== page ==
Goodfellas, Avatar & Korra

Goodfellas – Martin Scorsese’s crime masterpiece is the best the genre has to offer. Ray Liotta stars as Henry Hill, a real-life throughout the 70s and 80s. The movie opens with Hill, Tommy DeVito (Joe Pesci), and James Conway (Robert De Niro) stabbing a man in the back of their trunk. You then hear Hill narrate that he had “always wanted to be a gangster.”

That moment sets the tone up for the film perfectly. This is not about a good man who gets sucked into a life of crime. This about someone who wanted to be a gangster and who enjoyed being a gangster. There may have been less glamourous parts, but he wanted this lifestyle and he enjoyed it.

At no point is Henry Hill a good person. He acts for himself and his own interests, and while you root for him in some sense, it is very clear what type of person you are dealing with. Goodfellas asks questions about what type of people get into this profession and what lengths people will go to protect their friends and ultimately themselves. 

Scorsese is a master at crafting a story about men in power struggles and what that reveals about them as people. The performances from the cast are great, but this is a movie about the writing and it shines. A must-watch that is now on Netflix. A-

I had a twitter thread recently about some shows and things I have been enjoying during the lockdown. Avatar: The Last Airbender (Avatar) and The Legend of Korra (Korra) were both high up on my list. Both are phenomenal in separate ways. Avatar is a kids’ show and can be a bit tough to get through for an adult. The Fire Nation starts out as a bogeyman and it can be exhausting with the dialogue being so kid-friendly. Once you get through the first half of the first season, the show becomes magical. The show matures greatly throughout its three seasons, and by the end is an epic tale of friendship and adventure. This is the type of television I wish I could have watched as a kid.

Korra is for young teens and adults, and the sequel to the series. Whereas Avatar is about defeating an enemy throughout the three seasons, Korra is four different stories about growth and change. Korra is much darker in tone, but still excellent. It also explores political themes in an interesting way and builds on the fantasy world created for Avatar in interesting ways.

Both shows are great examples of fantasy television. They offer great adventure and find time to explore deep themes within the characters. They are both terrific shows and ones that I recommend for anyone looking for enjoyment during the COVID-19 pandemic.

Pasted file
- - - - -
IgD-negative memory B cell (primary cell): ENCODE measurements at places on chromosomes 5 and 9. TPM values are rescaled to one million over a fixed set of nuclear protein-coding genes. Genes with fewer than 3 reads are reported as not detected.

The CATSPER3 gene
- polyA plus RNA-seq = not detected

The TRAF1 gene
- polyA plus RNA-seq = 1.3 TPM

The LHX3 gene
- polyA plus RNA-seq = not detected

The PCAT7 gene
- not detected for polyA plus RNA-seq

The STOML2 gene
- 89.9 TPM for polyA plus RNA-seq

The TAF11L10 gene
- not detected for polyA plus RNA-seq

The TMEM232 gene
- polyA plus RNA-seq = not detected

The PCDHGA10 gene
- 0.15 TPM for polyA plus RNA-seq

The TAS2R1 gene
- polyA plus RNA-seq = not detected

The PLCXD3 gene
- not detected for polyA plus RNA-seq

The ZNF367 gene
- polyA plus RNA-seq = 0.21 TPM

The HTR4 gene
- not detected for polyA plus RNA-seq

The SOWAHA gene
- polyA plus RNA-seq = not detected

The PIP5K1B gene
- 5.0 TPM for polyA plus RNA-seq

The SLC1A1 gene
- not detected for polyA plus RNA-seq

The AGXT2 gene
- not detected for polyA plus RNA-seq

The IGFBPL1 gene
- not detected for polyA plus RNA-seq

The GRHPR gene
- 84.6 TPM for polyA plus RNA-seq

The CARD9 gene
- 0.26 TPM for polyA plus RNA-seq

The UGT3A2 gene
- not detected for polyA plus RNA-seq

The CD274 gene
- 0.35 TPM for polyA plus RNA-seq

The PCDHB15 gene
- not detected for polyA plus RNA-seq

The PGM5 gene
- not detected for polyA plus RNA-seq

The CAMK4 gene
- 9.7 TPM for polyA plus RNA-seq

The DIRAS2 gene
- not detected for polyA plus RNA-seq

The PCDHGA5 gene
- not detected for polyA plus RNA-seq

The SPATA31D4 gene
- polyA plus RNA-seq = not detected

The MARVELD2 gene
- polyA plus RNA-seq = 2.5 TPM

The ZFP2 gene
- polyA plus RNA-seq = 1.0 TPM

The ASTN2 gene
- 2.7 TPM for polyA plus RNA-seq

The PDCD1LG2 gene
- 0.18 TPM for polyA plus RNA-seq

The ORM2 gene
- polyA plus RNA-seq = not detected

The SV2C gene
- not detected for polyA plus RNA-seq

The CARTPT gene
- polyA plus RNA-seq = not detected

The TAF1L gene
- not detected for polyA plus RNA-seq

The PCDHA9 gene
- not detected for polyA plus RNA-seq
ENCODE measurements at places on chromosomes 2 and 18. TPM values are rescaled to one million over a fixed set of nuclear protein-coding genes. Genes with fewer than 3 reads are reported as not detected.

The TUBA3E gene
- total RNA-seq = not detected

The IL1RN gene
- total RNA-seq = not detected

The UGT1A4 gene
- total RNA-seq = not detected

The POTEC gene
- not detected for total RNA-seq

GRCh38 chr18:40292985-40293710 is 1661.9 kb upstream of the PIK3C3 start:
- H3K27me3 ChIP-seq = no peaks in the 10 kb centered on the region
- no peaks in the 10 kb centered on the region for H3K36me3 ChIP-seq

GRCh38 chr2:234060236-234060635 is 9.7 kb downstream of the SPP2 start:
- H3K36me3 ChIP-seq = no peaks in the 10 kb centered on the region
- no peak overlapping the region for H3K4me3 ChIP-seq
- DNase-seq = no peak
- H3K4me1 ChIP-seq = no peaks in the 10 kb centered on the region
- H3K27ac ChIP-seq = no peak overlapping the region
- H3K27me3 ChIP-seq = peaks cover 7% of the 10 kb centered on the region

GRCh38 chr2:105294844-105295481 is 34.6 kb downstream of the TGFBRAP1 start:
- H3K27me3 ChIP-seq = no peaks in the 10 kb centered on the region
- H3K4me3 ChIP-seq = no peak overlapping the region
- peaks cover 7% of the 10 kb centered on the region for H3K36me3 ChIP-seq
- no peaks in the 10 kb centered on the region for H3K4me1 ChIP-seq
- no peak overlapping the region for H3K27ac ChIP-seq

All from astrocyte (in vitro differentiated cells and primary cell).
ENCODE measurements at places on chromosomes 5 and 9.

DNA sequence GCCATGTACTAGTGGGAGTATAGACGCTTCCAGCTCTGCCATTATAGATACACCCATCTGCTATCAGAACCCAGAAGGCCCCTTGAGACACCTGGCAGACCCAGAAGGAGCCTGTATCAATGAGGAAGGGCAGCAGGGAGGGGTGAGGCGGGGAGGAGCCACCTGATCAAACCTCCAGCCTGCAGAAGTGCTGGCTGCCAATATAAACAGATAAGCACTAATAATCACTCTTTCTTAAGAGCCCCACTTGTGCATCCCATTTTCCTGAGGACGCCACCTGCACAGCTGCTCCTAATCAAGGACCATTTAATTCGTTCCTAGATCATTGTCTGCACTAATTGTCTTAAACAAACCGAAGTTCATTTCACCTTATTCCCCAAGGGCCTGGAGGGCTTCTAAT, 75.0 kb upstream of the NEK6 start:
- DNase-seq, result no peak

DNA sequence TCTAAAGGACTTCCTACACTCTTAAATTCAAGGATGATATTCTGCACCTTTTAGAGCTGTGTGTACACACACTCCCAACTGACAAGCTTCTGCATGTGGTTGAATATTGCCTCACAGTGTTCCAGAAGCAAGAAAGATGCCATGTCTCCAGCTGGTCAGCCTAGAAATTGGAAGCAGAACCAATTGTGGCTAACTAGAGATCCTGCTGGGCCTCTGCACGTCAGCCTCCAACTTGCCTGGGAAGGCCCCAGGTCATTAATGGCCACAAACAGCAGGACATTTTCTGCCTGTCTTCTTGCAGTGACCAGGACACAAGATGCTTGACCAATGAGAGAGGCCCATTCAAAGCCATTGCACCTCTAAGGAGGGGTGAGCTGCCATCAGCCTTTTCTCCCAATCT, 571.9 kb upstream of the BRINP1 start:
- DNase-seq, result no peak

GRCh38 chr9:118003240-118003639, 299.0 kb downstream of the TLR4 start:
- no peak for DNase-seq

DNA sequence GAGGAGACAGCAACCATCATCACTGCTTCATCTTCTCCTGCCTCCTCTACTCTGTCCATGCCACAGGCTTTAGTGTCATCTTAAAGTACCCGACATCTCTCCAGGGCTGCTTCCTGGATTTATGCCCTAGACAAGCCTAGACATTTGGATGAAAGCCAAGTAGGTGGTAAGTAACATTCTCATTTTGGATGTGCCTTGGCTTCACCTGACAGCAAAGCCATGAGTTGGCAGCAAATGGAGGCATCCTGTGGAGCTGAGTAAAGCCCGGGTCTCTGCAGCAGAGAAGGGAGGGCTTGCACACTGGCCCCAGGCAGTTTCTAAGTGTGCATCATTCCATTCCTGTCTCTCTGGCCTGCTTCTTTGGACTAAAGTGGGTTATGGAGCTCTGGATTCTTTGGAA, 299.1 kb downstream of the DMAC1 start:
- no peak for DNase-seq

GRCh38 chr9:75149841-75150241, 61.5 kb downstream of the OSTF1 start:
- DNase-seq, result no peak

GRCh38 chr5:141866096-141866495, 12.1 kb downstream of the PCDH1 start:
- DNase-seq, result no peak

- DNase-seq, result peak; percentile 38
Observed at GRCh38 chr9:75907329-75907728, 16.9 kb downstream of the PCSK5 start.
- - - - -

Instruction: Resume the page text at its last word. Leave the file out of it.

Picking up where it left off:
Stay Safe everyone!

The Departed & Brett Kavanaugh

The Departed was added to my Netflix queue recently, and after finishing it for the first time I cannot say enough about it. Fast paced, smartly written, and hilarious one liners throughout. A story about two imposters or “rats”, one who is pretending to be a cop whilst spying for a criminal, and the other who is pretending to be a criminal spying for the cops. Their lives seem to circle but never quite touch, until they are met in an explosive finale. Leonardo DiCaprio and Mark Wahlberg are absolute standouts, as well as Matt Damon and Jack Nicholson. This is a movie full of complicated shades, so all I can say is go see it before I spoil something or say more. Scorsese is brilliant. 9.3/10

Our debate about judges takes place in the language of principle. We pretend to debate judicial philosophies, when we all know there was no philosophical objection to confirming Merrick Garland. We pretend to debate whether a given dilatory tactic is legitimate or not, when everyone on both sides of the argument knows they will adopt the other’s arguments the moment power changes hands. We strike principled poses about what the Constitution requires of the Senate or what the Senate’s precedents allow, because we don’t like acknowledging that the only real principle at issue in the Senate’s treatment of judicial confirmations boils down to power—who has it and who doesn’t at any given moment in time.

This quote is from a wonderful piece by Benjamin Wittes, regarding increasing partisanship and how that affects Brett Kavanaugh. I have tried to sound the alarm on extreme partisanship in the past, but this is simply much better than anything I could have written. I encourage you to read this and some of his other work, as he does a great job of breaking down numerous legal issues and gives terrific commentary on many of our legal issues of the day.